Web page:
The Pharmacy Benefit Management Institute (PBMI) just released its 2010-11 Prescription Drug Benefit Cost and Plan Design Survey, an informative and useful report that you can download for free. A hearty Drug Channels “Thank You” to Takeda Pharmaceuticals North America for sponsoring the research.
The latest survey shows that retail pharmacy payment tightened significantly in 2010, reinforcing the fact that efficient, low-cost dispensing is crucial to a retail pharmacy’s economic survival.
But here’s the unexpected conclusion from my number-crunching of the latest PBMI data: Retail pharmacy profits from brand-name prescriptions have remained remarkably stable over the past 10 years. The apparently steep drop in third-party reimbursements to retail pharmacies primarily reflects mathematical adjustments to underlying pharmaceutical price inflation.
I expect channel participants will strongly disagree, so read on and make up your own mind.
The PBMI survey data are collected from employers, not from PBMs. The 2010-11 edition includes responses from 372 employers representing 5.8 million members—a decline from the 417 employers with 7.0 million members in last year’s report. The average group size in the 2010-11 data is 9,736 members, but this is a bit misleading because 44% of the employers have plans with fewer than 2,000 members. Survey methodology wonks can see the Profile of Respondents for more details.
As far as I know, PBMI publishes the only report tracking pharmacy reimbursement rates in a consistent way over multiple years, although the sample base changes over time. I focus on retail pharmacy reimbursement for brand-name drugs in this article.
Most private and government third-party payers still use the Average Wholesale Price (AWP) benchmark to estimate a pharmacy’s ingredient costs for a brand-name drug. The PBMI survey documents that private third-party payers (employers) are reimbursing pharmacies at an ever-smaller share of AWP.
As the chart below shows, the average discount from AWP has declined by four percentage points (400 basis points) since 2000 for brand-name drugs dispensed by a retail pharmacy. (source) There's been an especially sharp drop of 100 basis points since last year.
The PBMI data also shows the dispensing fee dropping by 30% from $2.31 in 2000 to $1.62 in 2010.
BUT MORE DOLLARS
AWP has a mathematical (but legally tangled) relationship to Wholesale Acquisition Cost (WAC), which represents the manufacturer’s list price as defined in Section 1847A(c)(6) of the Social Security Act.
Numerous studies have shown that manufacturer’s list prices—and therefore AWP—have been increasing more quickly than overall inflation. Therefore, deeper discounts from AWP are not necessarily bad for pharmacies given the increase in overall drug prices.
Put another way, pharmacies now receive a smaller percentage of a bigger number. How much bigger? According to data published in the 2010-11 NACDS Chain Pharmacy Industry Profile, the average retail (non-mail) prescription price has increased from $65 in 2000 to $155 in 2009—a total increase of 138% and an average annual growth rate of 10.1%.
WHAT ABOUT PHARMACY PROFITS?
In addition to a dispensing fee, retail pharmacies earn spreads between (a) the ingredient cost reimbursement that a pharmacy gets from a third-party payer, and (b) the pharmacy’s net acquisition cost for purchasing the product. This “spread pricing” provides retail pharmacies with more than 80% of their gross profits from prescriptions because pharmacies acquire drugs for less than the ingredient cost reimbursement amount.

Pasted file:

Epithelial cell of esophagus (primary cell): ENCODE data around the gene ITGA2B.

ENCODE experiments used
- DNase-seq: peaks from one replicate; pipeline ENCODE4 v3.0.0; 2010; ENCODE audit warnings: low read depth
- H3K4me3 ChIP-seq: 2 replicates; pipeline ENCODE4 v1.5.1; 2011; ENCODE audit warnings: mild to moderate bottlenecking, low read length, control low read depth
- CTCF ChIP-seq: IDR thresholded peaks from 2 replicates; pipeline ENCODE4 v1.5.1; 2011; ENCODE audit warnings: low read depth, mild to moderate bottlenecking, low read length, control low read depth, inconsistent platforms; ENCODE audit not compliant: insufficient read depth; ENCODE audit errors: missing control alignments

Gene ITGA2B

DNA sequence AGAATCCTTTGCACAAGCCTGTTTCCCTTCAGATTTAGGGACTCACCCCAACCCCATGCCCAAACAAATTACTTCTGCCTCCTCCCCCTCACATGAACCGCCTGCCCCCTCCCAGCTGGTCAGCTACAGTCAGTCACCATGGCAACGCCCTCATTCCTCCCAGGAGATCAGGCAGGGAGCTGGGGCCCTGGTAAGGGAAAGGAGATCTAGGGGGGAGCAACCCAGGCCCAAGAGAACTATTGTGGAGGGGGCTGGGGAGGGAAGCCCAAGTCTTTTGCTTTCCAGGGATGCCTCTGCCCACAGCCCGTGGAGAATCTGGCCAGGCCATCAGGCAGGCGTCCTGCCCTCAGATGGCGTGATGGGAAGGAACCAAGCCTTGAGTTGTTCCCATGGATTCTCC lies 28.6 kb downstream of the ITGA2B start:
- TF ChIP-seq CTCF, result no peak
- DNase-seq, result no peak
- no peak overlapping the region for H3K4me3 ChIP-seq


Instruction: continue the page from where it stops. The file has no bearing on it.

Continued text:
To model the profit impact implied by the PBMI data, I combined the NACDS-reported prescription price data and the PMBI reimbursement data to compute a per-script AWP estimate. The table below shows my computations for the average gross profit and gross margin per brand prescription. These are averages, so YMMV. (Click the chart to enlarge it.)
The surprising result? Gross profits per brand prescription have been fairly stable, remaining in the range of about $9 to $11 during the past ten years. Estimated average gross profits per brand drug prescription have even increased over the past decade. This result makes sense given studies suggesting the average cost-of-dispensing is slightly below these figures.
Of course, gross margin—gross profit as a percentage of revenue—has declined, but this is simply a computational artifact of rising prescription prices.
Note that the gross profit dollar computations are sensitive to the particular assumptions for column [E]. The absolute dollar profit level would be higher (lower) with lower (higher) acquisition costs. However, the general conclusion doesn’t change because of the channel pricing dynamics for single-source brand-name drugs.
UPDATE: The pharmacy reimbursement data reported in the PBMI survey reflect what the employers pays, i.e., the rate paid by the employer to the PBM when a script is filled by a retail pharmacy. In my computations above, I incorrectly use the data to compute what the pharmacy gets paid, i.e., the rate paid by the PBM to the pharmacy. However, this may not affect the results. Please see my comment below the post for clarification on this technical point.
Although I had no involvement in the PBMI survey research, I want to let you know that I will be delivering the keynote address at the 16th Annual PBMI Drug Benefit Conference in February 2011. My topic: "The Future for Pharmacies." Perhaps I’ll see you there!